LM: Did you have to leave your home to evacuate to a different place? Can you recall that particular time? VA: I clearly remember that day when Japanese airplanes, seven Japanese planes, air raided our place. We were so scared we had to quickly leave. People started moving up to the hills. There were people living there who let us stay under their house. That’s where we slept. We got banana leaves, spread them on the ground, and that was our dwelling. We also used coconut leaves. LM: You did not have to go to the mountains to hide? VA: Yes, we did, too. The place started to be no longer safe, so we had to go up to the mountain. That’s at least seven kilometers from where we were. LM: Did you have to walk to the mountain with all your belongings? VA: Yes, but we got a carabao to pull our belongings. You know what a carabao is. It’s a water buffalo. We loaded the carabao and took it on the hill. LM: So you used the carabao for transporting your belongings up the hill. VA: We built a cart and loaded it with our belongings. This cart was pulled by the carabao. When we got there, we built a house on the side of the mountain. LM: What kind of house did you build? VA: My brother-in-law gave us a thick canvas, so we made some kind of a tent and stayed in there. Then, the Japanese invaded the city. They kept shelling and bombing. There were Japanese soldiers going around, but they just stayed in the city. They didn’t go farther. They just occupied the city. We felt safe up in the mountain. LM: You mentioned the word air raid earlier. What was that like? VA: The Japanese had seaplanes flying around and dropping bombs. At daytime, they dropped bombs. LM: Were there civilian people who were killed during the air raids? VA: Yes, right in the city, you know. But we were up the hill. LM: I’d like to know what you ate during the war. VA: That’s the problem. I don’t know why we weren’t able to eat, but we got rice. We cooked it mixed with cassava. You know cassava?


LM: I do, I know cassava. You ate rice with cassava? VA: Yes, we called it Kamanting. LM: You boiled the rice with cassava. VA: Yes. Then, sometimes, we ate rice with corn. LM: You boiled the rice and corn together? Where did you get the rice? VA: Some nice neighbors, and people leaving, gave us rice. LM: Did you always have enough food for everybody or did you have just very little food to go around? VA: That’s what I’m saying, that we don’t know how we survived during that time with very little food. We didn’t even have salt, you know. But we still ate, and we survived. LM: In addition to having very little to eat, what other experiences did you have to go through during the Japanese occupation of the Philippines? VA: When the U.S. Troops surrendered, we were allowed to come down from the mountain and go to town. LM: That was on May 12, 1942, when the last U.S. Troops holding out in the Philippines surrendered on Mindanao. VA: Yes. We had to get an ID from the Japanese. Every time we passed security, we had to bow to the Japanese. We had to bow our head. LM: What happened if you did not bow? VA: They hit you. They slapped you. LM: Did the little kids have to bow, as well? VA: Yes. They had to bow, too. The Japanese were all over the city. We had to be careful of our actions. Sometimes you could be suspected of helping the guerillas. LM: And what happened if you became a suspect?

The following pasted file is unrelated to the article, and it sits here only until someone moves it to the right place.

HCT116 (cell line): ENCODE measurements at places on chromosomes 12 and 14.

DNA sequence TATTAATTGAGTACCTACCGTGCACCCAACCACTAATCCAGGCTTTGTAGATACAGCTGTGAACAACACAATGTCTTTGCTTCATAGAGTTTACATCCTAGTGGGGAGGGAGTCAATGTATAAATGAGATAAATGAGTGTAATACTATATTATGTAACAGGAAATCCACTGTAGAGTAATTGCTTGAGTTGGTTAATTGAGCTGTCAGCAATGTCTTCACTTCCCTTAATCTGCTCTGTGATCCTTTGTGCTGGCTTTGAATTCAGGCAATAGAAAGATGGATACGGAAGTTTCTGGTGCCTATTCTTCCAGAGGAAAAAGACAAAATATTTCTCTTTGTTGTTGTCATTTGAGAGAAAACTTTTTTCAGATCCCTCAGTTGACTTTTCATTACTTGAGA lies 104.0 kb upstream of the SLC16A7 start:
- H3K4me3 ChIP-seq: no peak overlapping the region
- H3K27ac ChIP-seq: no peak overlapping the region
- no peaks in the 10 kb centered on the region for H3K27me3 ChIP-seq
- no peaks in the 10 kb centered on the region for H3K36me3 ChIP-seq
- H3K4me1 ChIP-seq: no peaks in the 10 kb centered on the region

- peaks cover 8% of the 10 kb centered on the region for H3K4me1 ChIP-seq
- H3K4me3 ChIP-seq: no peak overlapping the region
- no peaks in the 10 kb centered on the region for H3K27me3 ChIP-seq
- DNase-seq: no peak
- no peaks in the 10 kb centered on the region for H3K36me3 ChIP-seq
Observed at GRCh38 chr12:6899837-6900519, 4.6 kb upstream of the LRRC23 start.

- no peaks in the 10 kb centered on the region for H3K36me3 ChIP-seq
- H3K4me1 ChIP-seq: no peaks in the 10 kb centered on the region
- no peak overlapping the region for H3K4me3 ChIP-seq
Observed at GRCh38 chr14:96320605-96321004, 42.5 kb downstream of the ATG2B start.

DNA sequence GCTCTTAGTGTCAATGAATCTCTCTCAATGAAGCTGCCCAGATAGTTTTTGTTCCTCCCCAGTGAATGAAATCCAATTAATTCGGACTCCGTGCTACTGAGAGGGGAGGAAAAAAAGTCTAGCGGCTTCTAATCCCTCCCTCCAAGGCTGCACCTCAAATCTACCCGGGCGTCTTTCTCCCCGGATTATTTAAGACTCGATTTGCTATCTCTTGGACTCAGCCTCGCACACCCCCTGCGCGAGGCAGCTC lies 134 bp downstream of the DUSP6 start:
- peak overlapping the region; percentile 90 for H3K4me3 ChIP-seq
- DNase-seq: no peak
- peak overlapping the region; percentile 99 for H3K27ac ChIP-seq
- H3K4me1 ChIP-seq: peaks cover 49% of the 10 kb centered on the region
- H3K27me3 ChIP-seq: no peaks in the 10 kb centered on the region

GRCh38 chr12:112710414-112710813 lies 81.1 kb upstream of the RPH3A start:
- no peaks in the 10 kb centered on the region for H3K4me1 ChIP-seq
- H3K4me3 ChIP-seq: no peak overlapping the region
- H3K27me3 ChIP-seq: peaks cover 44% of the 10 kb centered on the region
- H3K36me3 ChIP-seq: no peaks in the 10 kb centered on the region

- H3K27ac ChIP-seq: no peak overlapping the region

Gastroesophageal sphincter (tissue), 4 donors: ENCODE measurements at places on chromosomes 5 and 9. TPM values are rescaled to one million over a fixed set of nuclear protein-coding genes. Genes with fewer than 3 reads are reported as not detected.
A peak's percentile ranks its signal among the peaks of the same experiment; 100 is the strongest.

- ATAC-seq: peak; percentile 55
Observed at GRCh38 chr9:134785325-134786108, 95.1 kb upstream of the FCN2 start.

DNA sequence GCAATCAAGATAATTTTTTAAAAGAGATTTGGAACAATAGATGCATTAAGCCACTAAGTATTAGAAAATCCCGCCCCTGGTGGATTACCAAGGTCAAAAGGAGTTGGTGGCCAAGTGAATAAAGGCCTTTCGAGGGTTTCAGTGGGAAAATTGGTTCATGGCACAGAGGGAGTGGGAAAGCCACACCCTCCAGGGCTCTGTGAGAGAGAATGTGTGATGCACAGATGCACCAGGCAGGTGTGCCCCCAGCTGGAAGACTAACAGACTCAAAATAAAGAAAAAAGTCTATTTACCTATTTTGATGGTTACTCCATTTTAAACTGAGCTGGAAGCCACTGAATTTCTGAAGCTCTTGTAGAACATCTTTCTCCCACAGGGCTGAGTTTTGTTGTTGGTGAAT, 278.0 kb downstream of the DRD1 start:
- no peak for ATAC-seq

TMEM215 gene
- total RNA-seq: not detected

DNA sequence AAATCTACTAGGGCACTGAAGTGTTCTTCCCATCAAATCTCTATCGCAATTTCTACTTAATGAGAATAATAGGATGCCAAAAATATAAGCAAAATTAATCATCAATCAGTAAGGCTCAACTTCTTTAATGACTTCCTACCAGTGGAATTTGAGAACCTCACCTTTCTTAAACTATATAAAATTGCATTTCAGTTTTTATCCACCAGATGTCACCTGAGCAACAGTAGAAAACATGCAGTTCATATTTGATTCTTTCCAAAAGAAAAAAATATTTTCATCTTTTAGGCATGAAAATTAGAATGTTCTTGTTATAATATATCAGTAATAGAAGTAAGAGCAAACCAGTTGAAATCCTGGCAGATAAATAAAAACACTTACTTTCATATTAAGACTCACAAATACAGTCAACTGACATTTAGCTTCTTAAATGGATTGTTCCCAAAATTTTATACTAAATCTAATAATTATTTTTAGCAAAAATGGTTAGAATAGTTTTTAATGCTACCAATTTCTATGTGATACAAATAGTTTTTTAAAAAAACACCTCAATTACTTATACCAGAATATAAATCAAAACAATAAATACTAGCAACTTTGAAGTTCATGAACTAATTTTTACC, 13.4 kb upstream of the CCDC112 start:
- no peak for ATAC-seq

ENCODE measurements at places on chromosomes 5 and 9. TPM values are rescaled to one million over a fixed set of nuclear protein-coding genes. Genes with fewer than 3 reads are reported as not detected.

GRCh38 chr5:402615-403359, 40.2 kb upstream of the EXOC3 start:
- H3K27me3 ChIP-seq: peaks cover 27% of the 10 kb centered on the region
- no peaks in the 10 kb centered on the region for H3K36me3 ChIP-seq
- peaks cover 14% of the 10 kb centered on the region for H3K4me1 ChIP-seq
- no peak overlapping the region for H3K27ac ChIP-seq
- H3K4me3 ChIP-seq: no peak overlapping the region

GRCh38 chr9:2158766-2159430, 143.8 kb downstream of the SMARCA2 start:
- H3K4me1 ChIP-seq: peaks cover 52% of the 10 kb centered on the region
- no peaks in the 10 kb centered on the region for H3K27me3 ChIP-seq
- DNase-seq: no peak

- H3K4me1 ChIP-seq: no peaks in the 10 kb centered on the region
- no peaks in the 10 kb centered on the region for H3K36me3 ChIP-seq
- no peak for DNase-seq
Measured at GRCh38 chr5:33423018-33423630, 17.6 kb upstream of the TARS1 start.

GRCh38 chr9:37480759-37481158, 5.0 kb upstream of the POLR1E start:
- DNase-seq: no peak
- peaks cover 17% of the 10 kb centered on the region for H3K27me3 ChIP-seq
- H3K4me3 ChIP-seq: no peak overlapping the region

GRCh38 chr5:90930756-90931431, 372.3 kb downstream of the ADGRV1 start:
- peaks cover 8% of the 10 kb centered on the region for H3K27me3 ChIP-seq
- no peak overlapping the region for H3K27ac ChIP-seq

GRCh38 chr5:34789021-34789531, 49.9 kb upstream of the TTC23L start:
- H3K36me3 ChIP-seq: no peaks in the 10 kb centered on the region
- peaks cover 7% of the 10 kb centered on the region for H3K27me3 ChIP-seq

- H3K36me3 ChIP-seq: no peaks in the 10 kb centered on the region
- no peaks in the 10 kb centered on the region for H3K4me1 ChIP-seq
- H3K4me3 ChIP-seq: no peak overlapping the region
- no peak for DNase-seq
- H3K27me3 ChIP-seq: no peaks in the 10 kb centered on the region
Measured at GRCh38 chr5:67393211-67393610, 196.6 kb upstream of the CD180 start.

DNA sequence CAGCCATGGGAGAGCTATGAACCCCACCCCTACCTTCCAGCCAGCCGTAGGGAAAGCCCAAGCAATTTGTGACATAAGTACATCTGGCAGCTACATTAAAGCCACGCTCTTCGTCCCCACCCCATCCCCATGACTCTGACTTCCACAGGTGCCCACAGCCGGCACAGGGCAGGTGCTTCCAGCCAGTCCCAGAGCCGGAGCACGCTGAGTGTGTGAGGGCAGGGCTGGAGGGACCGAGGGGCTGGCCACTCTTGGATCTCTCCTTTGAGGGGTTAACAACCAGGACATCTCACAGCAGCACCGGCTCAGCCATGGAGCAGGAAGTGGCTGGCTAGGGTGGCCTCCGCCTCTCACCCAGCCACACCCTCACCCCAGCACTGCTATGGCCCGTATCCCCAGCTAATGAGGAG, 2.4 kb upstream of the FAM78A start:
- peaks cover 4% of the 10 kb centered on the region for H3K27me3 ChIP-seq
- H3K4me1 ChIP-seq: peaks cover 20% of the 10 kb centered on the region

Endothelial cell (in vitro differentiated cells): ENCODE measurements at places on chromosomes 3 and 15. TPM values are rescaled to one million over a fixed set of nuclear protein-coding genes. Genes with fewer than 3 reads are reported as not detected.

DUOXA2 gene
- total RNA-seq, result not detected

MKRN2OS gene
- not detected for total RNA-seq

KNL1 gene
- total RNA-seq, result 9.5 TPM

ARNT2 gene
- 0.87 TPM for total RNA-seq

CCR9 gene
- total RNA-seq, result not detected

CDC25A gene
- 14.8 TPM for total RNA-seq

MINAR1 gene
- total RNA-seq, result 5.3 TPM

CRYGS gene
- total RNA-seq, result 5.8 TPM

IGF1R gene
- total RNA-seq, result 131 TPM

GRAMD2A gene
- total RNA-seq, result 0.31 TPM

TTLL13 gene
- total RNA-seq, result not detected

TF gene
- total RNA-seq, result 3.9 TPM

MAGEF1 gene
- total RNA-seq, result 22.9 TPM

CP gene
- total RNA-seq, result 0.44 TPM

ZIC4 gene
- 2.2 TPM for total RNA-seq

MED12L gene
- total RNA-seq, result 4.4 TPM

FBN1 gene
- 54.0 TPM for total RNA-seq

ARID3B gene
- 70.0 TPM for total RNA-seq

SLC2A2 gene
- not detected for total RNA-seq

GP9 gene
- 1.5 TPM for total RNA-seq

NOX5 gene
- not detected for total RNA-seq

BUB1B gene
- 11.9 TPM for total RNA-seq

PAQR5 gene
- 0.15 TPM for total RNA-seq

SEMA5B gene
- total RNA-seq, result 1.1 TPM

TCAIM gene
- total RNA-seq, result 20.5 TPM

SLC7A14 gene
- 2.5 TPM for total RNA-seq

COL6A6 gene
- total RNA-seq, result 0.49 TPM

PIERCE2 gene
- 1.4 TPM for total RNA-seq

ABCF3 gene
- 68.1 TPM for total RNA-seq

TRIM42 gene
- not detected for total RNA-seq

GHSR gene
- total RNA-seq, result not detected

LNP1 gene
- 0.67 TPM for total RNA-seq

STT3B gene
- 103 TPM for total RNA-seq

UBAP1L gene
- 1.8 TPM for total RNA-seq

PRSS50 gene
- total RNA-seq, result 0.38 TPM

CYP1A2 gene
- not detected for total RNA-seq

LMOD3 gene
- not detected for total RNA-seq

VA: You got arrested and you knew you would get killed by the Japanese. You would not be found.


LM: You just would disappear? VA: Yes, disappear. That’s why you had to be very careful, because if somebody another Filipino, will tell the Japanese that you were helping the guerillas, you’d disappear, just like that. LM: That, certainly, was a tough time for the Filipinos. But then things started to turn around. On February16, 1945, the U.S. Troops recaptured Bataan. On March 3, 1945, the U.S. and Filipino Troops took Manila. Tell me about that time the U.S. 8th Army invaded Zamboanga Peninsula. What did you do? VA: Every night, the Americans came and dropped bombs at the airport. That was very close to our area, so the following day, we had to leave. We went south, about 22 kilometers from the city. That day, the Americans were shelling, bombing, doing air raids. It was a real invasion, and the Japanese retreated in the hills. We were lucky because we changed our evacuation, and instead of going north… LM: You went south. VA: Yes, south. The Japanese retreated to the North and the Americans went after them. Some civilians were killed by stray bullets, you know, crossfire. LM: What else happened during the invasion? VA: During the invasion, we were around twenty-two kilometers from the city along a ditch. We went to the ditch and saw that many American warships were landing. Every morning, the air raids passed by our place going towards downtown. That was the time Domi [Dominador] was born in that place we called Talisayan. It was during the invasion when he was born. LM: Is Domi your eldest? VA: No, Domi is the third in the family. My eldest [Manuel] was born during the invasion of the Japanese in 1942 and Virginia was born during the Japanese surrender. She was born in the city, in the hospital - Brent Hospital. Virginia was born at that time when the Japanese surrendered. LM: Let me ask you about a very famous name: General Douglas MacArthur. What do you remember? What do you know about him?